Erik Rothenberg Rest in Peace

Erik Rothenberg - Rest In PeaceOur friend and larger than life hemp hero Erik Rothenberg departed this world last Thursday, surrounded by love, family and friends.

Erik is who first turned me on to and sold us our first hemp oil. He was a hemp warrior who served on the Vote Hemp board and fought side by side against DEA when they attacked the industry in 2001.

Erik also ran a successful solar company and invented a currency called URSULA that indexes and values all that is good, true and beautiful in life (see video below). He also was the author of the seminal hemp treatise “A Renewal of Common Sense”.

He stood less than 5 ft tall but was a giant among men, cruising around in style in a gorgeous jet black 1957 Bentley he lovingly called Josephine. He cheated death more than once with good humor and trickster energy.

He also took on and went to the mat with the IRS, refusing to pay taxes for twenty years and somehow arguing his way through successfully based on deep immersion in constitutional law and incredible luck, culminating in a standoff with tax agents at his home he jiu-jitzued.

So many amazing memories of a true hemp warrior and homie.

Love you brother!
David Bronner
Cosmic Engagement Officer – Dr. Bronner’s
Board Member – Vote Hemp

Fine In The Field – July 2020

We’re All Soil Farmers Now: Actively Mitigating Climate Change With Hemp

As we dance toward triple digits again here in New Mexico today, I’m just in from the hemp field for breakfast, sipping my hemp/ginger shake and watching the usual millennial wildfires from my porch office perch. Ho-hum: another spring, another 30,000 or 100,000 acres torched in my backyard. This year’s blaze has been burning for almost a month now. Hopefully the recently erratic monsoon rains will come on schedule later this month. Sometimes it seems like the clouds are gathering. Cheerleading them hopefully from a hemp-and-vegetable field, one sees how rain dances were invented.

We hemp farmers do more than dance though. My hemp crop and yours is actively mitigating climate change. As long as you cultivate regeneratively and outdoors in your own native soil, with no plastic sheeting or synthetic chemicals, you are part of humanity’s long-shot, bottom-of-the-ninth comeback opportunity.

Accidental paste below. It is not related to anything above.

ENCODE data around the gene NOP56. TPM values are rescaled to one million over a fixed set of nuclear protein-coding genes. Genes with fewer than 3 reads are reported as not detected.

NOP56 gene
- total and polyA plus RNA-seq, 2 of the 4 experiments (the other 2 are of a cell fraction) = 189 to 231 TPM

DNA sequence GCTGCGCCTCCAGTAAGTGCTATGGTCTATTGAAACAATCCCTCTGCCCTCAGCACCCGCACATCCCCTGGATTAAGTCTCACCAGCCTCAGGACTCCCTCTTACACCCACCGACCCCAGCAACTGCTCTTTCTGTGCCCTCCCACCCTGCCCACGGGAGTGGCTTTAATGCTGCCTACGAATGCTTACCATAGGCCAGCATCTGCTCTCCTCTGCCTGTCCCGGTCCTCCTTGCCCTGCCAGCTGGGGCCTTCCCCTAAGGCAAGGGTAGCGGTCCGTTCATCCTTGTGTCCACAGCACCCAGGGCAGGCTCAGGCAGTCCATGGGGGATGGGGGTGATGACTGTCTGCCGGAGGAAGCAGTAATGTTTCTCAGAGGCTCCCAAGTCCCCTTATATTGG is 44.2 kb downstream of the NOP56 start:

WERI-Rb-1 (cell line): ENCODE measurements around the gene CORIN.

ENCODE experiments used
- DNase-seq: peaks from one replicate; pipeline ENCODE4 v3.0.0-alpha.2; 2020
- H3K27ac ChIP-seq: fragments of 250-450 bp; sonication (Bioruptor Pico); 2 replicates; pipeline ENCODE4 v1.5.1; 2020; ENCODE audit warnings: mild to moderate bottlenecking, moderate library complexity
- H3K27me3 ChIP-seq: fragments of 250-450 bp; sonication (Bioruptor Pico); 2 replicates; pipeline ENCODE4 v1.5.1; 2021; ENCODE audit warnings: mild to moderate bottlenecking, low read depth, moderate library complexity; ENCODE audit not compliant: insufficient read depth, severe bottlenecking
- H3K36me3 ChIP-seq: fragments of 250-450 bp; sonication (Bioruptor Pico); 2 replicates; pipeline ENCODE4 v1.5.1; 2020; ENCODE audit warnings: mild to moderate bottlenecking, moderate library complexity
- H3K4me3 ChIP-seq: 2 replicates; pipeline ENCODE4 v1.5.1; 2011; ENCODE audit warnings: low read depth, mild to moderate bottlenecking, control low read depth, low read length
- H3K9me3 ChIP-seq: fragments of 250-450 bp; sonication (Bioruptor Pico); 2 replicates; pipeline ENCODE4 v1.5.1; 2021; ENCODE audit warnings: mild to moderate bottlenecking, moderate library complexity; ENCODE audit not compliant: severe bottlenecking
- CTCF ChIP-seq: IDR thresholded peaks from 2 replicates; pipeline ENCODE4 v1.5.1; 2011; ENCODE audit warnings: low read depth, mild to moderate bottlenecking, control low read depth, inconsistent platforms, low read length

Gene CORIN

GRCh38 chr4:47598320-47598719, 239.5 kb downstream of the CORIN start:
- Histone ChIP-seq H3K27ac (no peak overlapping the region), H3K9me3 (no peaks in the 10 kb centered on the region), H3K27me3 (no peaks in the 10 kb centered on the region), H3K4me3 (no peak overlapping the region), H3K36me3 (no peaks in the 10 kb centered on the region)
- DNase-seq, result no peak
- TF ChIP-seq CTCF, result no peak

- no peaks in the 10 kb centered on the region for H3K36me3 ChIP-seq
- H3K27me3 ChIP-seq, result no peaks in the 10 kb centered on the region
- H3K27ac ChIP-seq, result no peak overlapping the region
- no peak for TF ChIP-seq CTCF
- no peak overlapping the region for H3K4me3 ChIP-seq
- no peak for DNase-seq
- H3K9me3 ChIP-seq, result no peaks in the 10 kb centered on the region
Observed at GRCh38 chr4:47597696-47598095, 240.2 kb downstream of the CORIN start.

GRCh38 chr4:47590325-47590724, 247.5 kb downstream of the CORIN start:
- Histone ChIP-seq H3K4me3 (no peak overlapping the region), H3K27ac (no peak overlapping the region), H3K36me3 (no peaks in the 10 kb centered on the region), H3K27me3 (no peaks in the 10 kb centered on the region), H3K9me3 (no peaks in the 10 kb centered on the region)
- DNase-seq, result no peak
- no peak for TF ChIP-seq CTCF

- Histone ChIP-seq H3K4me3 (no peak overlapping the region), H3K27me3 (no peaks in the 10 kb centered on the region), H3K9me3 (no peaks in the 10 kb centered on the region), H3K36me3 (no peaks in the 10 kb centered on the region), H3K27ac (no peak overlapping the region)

I speak from experience. It’s hard to overstate the dramatic temperature, moisture and air-clarity difference between inside the late-July canopy of a hemp field in the middle of a wildfire (I’ve cultivated in such a shouldn’t-be-normal situation three times and counting) and the conditions maybe ten feet outside the same field. It’s like two different planets. Or maybe two different futures.

I’m thinking today of the cool, moist Oregon field my colleague Edgar Winters and I grew while surrounded by a few hundred thousand acres of wildfire in 2018. As the seed and flowers matured, we often sat down, smack dab in the middle of the field, just for relief. Embraced by the plants we had planted seven weeks earlier, we could feel the carbon being sequestered in the very loamy consistency of the dank, rich soil where we sat, watching the hundreds of thousands of hand-shaped, contented leaves waving to us from seven feet above. Forever more, we palpably understood the impact regenerative farming around the world can have on humanity’s climate change mitigation project.

I’m feeling it again this year already in my Ranch polyculture garden (we have watermelon, pepper and tomato plant hugging some of our hemp), though the hemp plants are still young. This is victory: when hemp is just another plant in the garden (although guess which of these plants is the only one I had to pay for a $700 permit in order to grow my family superfood?). Again, I sit in moist soil with smoke on the horizon.

This saving humanity, my fellow hemp farmer/entrepreneurs, is an integral component of our industry-leading brand: by supporting the products grown and marketed by independent, farmer-owned hemp enterprises, a customer is helping allow her grandchildren to survive. Just that.

Our off-the-field job is to explain exactly how this is so. Regenerative farming, of any crop, means building healthy soil. For my latest book, I researched metrics on carbon sequestration. A growing body of research suggests that each cubic inch of topsoil we restore of the world’s farmland sequesters up to three billion tons of carbon annually. And hemp’s substantial taproots are absolutely stunning at creating the conditions that allow for the building of topsoil. As Nutiva and RE Botanicals founder John Roulac reminded me, industrial agricultural runoff is the number one polluter of oceans, while regenerative agriculture has the potential to be the leading mode of sequestering atmospheric carbon.